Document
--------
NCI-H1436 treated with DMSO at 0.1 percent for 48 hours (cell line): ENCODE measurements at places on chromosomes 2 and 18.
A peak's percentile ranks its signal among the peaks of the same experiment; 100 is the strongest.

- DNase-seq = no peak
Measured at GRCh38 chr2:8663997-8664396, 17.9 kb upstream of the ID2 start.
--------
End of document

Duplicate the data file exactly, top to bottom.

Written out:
NCI-H1436 treated with DMSO at 0.1 percent for 48 hours (cell line): ENCODE measurements at places on chromosomes 2 and 18.
A peak's percentile ranks its signal among the peaks of the same experiment; 100 is the strongest.

- DNase-seq = no peak
Measured at GRCh38 chr2:8663997-8664396, 17.9 kb upstream of the ID2 start.